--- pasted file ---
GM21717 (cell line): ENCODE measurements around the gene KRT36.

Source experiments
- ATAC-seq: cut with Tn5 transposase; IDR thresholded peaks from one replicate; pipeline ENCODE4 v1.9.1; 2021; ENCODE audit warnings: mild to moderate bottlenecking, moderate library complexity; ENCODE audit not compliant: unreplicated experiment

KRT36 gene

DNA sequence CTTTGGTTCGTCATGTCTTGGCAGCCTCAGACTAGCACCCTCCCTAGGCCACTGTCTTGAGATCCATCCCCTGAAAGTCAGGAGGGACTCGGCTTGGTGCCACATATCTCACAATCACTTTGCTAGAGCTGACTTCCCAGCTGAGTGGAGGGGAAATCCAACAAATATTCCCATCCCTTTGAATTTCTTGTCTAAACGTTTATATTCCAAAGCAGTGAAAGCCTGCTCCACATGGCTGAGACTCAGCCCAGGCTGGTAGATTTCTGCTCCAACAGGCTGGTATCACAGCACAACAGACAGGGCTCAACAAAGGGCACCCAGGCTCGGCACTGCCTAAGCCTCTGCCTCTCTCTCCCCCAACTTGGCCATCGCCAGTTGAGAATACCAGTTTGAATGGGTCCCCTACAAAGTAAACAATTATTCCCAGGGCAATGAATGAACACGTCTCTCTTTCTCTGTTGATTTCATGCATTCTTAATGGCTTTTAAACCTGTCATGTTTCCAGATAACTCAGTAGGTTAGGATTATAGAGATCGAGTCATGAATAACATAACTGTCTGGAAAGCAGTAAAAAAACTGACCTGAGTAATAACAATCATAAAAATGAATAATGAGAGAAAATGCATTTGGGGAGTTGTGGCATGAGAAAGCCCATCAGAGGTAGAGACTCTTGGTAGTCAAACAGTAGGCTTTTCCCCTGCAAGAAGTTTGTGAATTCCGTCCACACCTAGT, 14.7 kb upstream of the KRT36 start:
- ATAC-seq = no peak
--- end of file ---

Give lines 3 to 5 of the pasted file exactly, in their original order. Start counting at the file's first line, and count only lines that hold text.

- ATAC-seq: cut with Tn5 transposase; IDR thresholded peaks from one replicate; pipeline ENCODE4 v1.9.1; 2021; ENCODE audit warnings: mild to moderate bottlenecking, moderate library complexity; ENCODE audit not compliant: unreplicated experiment

KRT36 gene

DNA sequence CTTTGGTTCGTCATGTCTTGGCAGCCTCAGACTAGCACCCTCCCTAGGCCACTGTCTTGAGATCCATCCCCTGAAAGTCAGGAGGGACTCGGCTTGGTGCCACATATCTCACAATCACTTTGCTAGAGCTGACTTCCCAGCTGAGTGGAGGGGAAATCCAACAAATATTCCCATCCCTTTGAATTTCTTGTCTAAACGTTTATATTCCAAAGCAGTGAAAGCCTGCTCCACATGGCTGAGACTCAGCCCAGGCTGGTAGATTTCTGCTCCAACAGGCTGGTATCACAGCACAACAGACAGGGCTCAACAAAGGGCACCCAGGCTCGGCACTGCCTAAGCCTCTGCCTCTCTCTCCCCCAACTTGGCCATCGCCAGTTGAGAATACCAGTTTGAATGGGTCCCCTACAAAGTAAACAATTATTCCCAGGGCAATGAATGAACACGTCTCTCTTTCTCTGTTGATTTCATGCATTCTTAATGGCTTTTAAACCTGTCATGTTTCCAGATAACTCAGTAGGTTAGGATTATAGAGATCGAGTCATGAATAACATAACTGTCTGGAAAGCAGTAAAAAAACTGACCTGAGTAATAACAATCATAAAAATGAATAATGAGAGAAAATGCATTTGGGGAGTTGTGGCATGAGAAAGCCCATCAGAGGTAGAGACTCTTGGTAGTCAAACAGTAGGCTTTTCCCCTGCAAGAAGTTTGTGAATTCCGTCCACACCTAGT, 14.7 kb upstream of the KRT36 start: